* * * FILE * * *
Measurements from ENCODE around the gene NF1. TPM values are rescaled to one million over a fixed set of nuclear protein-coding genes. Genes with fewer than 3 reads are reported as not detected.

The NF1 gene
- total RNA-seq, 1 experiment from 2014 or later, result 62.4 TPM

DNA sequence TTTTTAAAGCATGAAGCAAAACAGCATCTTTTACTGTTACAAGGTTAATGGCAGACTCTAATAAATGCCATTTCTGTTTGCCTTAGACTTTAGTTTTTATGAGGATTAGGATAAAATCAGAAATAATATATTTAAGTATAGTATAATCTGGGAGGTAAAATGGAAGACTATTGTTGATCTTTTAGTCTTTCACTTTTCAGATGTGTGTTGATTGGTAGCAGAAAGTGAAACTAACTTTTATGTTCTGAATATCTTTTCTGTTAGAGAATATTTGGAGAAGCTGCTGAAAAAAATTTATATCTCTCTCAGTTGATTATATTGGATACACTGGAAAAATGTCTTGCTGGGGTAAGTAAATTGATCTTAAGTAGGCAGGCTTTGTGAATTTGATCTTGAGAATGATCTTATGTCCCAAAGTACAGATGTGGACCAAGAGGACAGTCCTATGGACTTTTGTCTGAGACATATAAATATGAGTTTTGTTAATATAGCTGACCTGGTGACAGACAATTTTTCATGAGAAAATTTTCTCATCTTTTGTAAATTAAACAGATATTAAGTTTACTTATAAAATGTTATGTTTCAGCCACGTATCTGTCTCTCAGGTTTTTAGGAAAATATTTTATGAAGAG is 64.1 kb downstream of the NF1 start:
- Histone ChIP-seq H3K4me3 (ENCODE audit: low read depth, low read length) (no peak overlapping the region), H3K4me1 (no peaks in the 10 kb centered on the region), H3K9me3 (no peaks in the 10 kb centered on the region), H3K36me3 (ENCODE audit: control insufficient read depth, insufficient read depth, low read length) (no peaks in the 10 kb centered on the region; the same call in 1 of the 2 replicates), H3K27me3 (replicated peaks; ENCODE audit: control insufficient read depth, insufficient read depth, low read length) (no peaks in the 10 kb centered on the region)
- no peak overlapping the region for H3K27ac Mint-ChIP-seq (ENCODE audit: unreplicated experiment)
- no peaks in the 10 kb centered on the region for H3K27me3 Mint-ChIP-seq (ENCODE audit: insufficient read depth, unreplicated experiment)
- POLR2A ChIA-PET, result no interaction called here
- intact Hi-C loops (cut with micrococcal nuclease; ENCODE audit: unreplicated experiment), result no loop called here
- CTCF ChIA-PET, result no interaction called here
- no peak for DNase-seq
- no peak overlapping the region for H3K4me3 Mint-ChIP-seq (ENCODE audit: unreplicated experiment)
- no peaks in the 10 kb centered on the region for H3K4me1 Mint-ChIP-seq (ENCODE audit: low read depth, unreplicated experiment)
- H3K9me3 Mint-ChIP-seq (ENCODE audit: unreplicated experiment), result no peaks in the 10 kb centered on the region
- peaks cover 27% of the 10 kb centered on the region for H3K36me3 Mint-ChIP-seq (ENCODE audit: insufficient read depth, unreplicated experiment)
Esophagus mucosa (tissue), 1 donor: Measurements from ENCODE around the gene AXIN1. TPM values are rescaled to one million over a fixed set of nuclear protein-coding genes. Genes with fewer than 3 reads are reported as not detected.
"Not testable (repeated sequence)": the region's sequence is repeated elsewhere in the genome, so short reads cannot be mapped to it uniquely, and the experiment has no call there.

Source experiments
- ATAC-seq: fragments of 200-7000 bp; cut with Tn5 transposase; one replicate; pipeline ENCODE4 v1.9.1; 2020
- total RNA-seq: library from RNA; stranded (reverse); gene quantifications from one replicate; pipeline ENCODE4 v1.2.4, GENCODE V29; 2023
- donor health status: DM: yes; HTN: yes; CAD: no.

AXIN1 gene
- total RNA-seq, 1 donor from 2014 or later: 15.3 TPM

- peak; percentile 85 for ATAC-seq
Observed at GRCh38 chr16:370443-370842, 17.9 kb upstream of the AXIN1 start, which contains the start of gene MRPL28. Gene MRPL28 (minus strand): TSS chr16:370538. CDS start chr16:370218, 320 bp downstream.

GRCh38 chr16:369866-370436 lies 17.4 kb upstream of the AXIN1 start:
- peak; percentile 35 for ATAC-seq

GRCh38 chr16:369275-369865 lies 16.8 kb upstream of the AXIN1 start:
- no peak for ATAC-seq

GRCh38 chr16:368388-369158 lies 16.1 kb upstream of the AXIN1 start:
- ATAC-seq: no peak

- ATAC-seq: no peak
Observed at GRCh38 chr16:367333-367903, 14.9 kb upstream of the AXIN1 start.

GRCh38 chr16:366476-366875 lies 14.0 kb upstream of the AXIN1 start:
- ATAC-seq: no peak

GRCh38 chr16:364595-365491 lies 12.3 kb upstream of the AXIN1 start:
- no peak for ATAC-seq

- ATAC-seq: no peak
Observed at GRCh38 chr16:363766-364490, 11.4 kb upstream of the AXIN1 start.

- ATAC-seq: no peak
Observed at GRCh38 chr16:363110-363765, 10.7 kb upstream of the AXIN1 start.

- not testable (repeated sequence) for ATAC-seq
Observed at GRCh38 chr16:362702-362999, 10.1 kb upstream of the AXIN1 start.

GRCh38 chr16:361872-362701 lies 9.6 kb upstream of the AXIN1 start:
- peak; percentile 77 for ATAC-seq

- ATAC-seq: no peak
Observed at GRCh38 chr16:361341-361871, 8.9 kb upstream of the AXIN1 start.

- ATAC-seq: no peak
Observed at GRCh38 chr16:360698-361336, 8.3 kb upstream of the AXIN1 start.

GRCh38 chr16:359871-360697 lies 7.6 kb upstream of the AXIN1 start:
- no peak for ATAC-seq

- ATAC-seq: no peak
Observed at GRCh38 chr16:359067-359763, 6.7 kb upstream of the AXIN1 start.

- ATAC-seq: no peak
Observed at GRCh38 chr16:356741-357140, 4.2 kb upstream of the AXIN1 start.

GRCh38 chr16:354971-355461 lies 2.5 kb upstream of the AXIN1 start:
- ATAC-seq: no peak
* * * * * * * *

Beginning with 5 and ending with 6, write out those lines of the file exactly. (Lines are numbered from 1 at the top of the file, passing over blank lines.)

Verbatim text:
- Histone ChIP-seq H3K4me3 (ENCODE audit: low read depth, low read length) (no peak overlapping the region), H3K4me1 (no peaks in the 10 kb centered on the region), H3K9me3 (no peaks in the 10 kb centered on the region), H3K36me3 (ENCODE audit: control insufficient read depth, insufficient read depth, low read length) (no peaks in the 10 kb centered on the region; the same call in 1 of the 2 replicates), H3K27me3 (replicated peaks; ENCODE audit: control insufficient read depth, insufficient read depth, low read length) (no peaks in the 10 kb centered on the region)
- no peak overlapping the region for H3K27ac Mint-ChIP-seq (ENCODE audit: unreplicated experiment)